Review your insurance policies and coverages yearly. Document bike upgrades and accessories with your insurance agent. Should your bike get stolen, be prepared to answer a lot of questions about the circumstances and its condition. Having filed my own stolen bike claim with my long-trusted insurance agent, I was suspect #1 and was told this right from the beginning. Again, laws reducing minimum coverage (like Wisconsin’s) mean the insurance company pays out less. While liability insurance coverage is important, you need to protect yourself and your family with high limits of underinsured (UIM) and uninsured (UM) motorist coverage. Do not skimp on these coverages.
Wisdom From Rick
It’s spring, the time we re-learn to share the road with everyone. Remember that all who ride (or drive) aren’t necessarily properly insured. In fact, most aren’t. Now’s the time to see if you and your family are.
Rick Schroeder is a partner at the law firm of Schroeder & Mandel, PA, White Bear Lake, Minn. Schroeder & Mandel serve Minnesota and Wisconsin residents with accident & injury law.
Rules of On-Road Riding in Minnesota
The operation of on-road motorcycles and scooters in Minnesota is regulated by dozens of intricately worded codes of practice. To offer you a refresher on the legal and illegal, MMM simplified all of that terminology into an easy-to-read collection of key laws and guidelines.
All motorcycle operators must:
– Have a motorcycle instruction permit or endorsement.
– Register their motorcycle and display a valid license plate.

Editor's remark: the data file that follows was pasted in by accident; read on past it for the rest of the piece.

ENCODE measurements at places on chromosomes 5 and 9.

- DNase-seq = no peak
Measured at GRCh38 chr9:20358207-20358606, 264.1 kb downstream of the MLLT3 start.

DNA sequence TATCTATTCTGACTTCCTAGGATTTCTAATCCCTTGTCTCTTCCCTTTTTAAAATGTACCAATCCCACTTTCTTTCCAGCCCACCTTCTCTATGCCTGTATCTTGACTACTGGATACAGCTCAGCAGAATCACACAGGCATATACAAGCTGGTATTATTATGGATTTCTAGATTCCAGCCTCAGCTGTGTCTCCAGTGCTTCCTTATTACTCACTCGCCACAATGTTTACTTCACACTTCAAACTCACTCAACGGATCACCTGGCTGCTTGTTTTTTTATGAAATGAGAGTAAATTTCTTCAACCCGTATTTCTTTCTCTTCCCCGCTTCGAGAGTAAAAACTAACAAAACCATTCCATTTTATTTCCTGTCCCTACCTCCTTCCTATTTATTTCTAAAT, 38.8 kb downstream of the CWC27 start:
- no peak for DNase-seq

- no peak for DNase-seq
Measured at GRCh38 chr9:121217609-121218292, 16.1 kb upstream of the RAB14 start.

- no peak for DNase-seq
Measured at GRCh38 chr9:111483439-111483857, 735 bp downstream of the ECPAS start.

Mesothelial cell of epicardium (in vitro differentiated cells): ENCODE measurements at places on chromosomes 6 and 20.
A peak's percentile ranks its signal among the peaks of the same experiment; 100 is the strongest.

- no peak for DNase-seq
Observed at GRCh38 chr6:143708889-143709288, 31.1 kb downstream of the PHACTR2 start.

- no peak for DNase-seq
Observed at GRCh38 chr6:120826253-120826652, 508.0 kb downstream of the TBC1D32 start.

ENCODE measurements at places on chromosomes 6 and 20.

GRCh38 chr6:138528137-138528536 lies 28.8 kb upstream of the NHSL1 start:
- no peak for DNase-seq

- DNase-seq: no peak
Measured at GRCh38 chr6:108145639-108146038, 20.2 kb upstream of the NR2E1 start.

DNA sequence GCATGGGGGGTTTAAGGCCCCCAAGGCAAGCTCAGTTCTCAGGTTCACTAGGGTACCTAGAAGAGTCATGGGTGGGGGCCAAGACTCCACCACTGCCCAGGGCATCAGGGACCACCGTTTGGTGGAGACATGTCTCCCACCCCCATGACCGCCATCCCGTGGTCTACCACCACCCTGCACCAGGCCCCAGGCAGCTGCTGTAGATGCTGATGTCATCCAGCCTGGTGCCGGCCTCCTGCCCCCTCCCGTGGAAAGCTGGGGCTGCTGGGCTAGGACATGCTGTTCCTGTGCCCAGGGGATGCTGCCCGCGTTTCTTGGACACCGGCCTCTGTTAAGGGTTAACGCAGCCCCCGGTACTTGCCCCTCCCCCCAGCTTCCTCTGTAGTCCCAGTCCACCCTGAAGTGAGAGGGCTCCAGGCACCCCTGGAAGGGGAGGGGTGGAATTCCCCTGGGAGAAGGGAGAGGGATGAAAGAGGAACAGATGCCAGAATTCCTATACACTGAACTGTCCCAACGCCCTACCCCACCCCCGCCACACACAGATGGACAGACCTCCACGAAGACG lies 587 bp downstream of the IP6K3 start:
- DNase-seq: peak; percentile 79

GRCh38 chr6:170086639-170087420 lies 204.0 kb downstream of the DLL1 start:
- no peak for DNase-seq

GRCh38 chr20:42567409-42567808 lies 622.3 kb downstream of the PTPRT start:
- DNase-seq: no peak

– Carry liability insurance.
– Carry proof of insurance when riding.
– Wear eye protection: face shield, goggles, or glasses. Windshields do not meet legal requirements.
Motorcycle permit operators:
– Must wear a DOT-approved helmet.
– May not carry passengers.
– May not ride on Interstate freeways.
– May not ride at night.
Operators under the age of 18:
– Must wear a DOT-approved helmet.
Trike and sidecar operators:
-Must have a motorcycle instruction permit, motorcycle endorsement, or “also valid for 3 wheel motorcycle” under restrictions.
• Motorcyclists are entitled to the full use of their lanes and have all the rights and duties of other drivers.
• Motorcyclists are permitted to travel in high-occupancy vehicle (HOV) carpool lanes.
• Passengers under the age of 18 must wear a DOT-approved helmet.
• Passengers must be able to reach both footrests while seated on the passenger seat.
• Motorcyclists must not carry anything that interferes with holding onto the handlebars.
• “Lane-splitting” is illegal. However, it is legal for two motorcyclists to ride side-by-side if both riders agree to it.
• Motorcyclists may proceed through an unchanging red light that has shown red for an unreasonable time if no vehicle or pedestrian is approaching the street.
• Headphones/earphones: one ear only.
• Careless and reckless driving 169.13 applies to motorcyclists and includes “wheelies,” “stoppies,” standing on the seat, etc.
Should You Ride a Motorcycle?
If you’re reading this, you’re either an existing motorcyclist or someone interested in two-wheeling for sport, as a pastime, or as a fuel-efficient and affordable mode of transportation. Congratulations.
But should you be riding a motorcycle?